The monument dedication for Taras Shevchenko was held 55 Years ago, on June 27th 1964.
Taras Shevchenko was a Ukrainian poet and literary leader for the people, a man who wrote about the struggle and the hope for freedom, and a man with the perseverance that we all honor and aspire to.
It’s easy today to take for granted our liberty, but when we read his lyrics we are reminded of the importance of freedom. We feel his desperation, the persecution of his voice, and his deep desire to rise above it all, and with a never ending hope for a future life of freedom for Ukraine.
His words are powerful, inspirational, and enduring. We feel his dedication to a land, to a hope, and to the dream of freedom.
On this day let’s celebrate his words that inspire generations of people in Ukraine, and throughout the world. Here is one of Taras Shevchenko’s most famous poems.
“When I am dead, bury me
In my beloved Ukraine,
My tomb upon a grave mound high
Amid the spreading plain,
So that the fields, the boundless steppes,
The Dnieper’s plunging shore
My eyes could see, my ears could hear
The mighty river roar.
When from Ukraine the Dnieper bears
Into the deep blue sea
The blood of foes … then will I leave
These hills and fertile fields —
I’ll leave them all and fly away
To the abode of God,
And then I’ll pray …. But till that day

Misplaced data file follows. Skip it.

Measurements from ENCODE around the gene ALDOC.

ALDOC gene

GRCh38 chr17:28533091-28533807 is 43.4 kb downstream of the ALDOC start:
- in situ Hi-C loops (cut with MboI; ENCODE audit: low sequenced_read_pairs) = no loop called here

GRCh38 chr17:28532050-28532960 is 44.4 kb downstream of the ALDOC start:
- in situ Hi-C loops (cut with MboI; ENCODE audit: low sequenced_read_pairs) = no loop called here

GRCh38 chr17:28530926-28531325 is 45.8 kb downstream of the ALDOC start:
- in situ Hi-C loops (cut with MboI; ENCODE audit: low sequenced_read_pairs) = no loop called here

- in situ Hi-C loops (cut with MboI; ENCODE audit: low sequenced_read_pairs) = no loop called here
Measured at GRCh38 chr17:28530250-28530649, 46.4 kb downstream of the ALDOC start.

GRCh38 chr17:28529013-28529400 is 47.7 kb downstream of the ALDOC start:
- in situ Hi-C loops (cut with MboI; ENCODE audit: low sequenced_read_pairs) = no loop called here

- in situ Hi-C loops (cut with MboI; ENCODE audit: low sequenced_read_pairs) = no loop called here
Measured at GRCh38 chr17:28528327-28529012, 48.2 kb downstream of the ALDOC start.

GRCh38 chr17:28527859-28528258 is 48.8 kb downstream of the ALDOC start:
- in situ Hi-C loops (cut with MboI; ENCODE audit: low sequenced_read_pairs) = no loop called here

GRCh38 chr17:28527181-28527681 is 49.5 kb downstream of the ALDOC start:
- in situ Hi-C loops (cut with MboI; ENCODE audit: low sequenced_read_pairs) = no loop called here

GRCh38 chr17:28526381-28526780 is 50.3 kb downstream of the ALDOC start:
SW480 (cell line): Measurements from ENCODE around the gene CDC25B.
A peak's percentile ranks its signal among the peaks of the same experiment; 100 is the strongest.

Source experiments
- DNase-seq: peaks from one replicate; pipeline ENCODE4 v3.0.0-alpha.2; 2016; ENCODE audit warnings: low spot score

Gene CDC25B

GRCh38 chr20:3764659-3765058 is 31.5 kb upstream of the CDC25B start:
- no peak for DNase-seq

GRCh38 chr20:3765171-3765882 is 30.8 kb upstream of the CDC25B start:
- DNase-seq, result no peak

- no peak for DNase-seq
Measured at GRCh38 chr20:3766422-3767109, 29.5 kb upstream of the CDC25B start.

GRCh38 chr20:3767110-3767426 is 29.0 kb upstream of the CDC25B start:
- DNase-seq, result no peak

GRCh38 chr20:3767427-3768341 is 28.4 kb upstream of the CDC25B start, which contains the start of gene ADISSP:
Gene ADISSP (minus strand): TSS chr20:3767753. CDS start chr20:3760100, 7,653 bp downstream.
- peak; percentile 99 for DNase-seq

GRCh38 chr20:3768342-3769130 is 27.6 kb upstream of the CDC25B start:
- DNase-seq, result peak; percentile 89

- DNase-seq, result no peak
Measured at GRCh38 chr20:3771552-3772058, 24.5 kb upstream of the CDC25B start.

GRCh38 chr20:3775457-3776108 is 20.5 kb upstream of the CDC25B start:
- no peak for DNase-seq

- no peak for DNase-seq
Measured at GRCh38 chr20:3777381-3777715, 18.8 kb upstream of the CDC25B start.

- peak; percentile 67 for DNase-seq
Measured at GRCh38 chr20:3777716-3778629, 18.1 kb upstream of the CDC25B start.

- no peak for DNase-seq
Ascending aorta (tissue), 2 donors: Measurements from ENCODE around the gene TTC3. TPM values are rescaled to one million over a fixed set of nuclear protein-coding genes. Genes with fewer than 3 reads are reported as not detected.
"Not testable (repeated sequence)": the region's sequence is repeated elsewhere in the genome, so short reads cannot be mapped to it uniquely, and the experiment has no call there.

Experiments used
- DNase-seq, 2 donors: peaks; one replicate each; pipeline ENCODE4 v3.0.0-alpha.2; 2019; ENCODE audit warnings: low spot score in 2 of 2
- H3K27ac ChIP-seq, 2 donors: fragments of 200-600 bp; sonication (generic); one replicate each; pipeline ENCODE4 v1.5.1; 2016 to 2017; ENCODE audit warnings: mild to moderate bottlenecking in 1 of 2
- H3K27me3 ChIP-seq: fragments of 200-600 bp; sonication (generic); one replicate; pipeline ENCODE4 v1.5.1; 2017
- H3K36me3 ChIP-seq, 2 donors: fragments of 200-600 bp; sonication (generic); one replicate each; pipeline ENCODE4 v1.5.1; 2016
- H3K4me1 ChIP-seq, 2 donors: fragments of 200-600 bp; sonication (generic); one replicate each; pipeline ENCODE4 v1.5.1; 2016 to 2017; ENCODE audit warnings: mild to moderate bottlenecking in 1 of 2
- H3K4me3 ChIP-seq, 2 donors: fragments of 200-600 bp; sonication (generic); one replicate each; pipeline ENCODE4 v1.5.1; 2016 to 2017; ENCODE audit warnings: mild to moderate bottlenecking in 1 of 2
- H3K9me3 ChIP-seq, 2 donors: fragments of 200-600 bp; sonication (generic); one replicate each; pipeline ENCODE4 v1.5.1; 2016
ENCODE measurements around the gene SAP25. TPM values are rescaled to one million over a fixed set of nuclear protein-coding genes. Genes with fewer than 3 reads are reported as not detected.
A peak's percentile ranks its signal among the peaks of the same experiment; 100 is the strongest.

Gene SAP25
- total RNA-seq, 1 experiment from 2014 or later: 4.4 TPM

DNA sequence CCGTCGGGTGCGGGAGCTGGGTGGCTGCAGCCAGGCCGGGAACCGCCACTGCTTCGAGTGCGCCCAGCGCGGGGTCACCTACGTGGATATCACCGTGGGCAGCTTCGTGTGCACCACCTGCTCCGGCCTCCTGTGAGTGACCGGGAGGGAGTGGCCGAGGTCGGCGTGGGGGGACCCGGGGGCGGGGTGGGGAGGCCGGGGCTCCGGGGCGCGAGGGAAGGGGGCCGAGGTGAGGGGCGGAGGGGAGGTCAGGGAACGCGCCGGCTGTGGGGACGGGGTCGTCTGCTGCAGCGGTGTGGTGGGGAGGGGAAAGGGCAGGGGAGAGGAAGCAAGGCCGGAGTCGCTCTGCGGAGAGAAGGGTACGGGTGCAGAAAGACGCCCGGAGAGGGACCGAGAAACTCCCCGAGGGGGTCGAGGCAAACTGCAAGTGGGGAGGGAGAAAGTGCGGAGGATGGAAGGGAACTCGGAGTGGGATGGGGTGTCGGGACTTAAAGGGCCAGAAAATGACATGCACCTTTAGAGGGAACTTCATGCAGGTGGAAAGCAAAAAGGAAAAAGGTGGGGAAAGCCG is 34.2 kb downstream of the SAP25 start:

I nothing know of God.
Oh bury me, then rise ye up
And break your heavy chains
And water with the tyrants’ blood
The freedom you have gained.
And in the great new family,
The family of the free,
With softly spoken, kindly word
Remember also me.”
BUY the book here: AMAZON BOOKS Masterfully fulfilled by Peter Fedynsky, Voice of America journalist and expert on Ukrainian studies, this first ever English translation of the complete Kobzar brings out Ukraine’s rich cultural heritage.
Never take your freedom for granted. Please remember to support Ukraine as they continue to fight for democracy.
A more eloquent and detailed article by Ambassador Olexander Motsyk, written 5 years ago on the 50th anniversary, details how and why the monument was erected in Washington DC, with guidance of four American presidents. I hope this short article will inspire you to keep your faith to win the mightiest hurdles, and to express yourselves using the freedom we have to do so.
Read the entire article here:
From news archive: 29 June 2014 Speech by Ambassador of Ukraine to the U.S. Olexander Motsyk at the Ceremony Marking the 50th Anniversary of Shevchenko Monument in Washington, DC Fifty years ago, on June 27, 1964, the American Capital inaugurated a monument to Taras Hryhorovych Shevchenko, outstanding Ukrainian poet, philosopher, artist and outstanding personality, who entered the global pantheon of cultural heritage.
Exerpt from the article:
“Four American Presidents made their contribution to honoring Taras Shevchenko. Harry Truman was an honorary head of the Shevchenko Monument Committee. Dwight Eisenhower finally cleared the way for the monument to be installed in Washington and John F. Kennedy sent his greetings to American Ukrainians as they dedicated the site in September 1963 and facilitated implementation. Lyndon B. Johnson said: “He was more than a Ukrainian – he was a statesman and citizen of the world. He was more than a poet – he was a valiant crusader for the rights and freedom of men.”
I’m still writing my next book, The Dreamer, about a Ukrainian boy during WWII, and hope to have it completed soon. If anyone is interested in being a beta reader just drop me a message. In the meantime…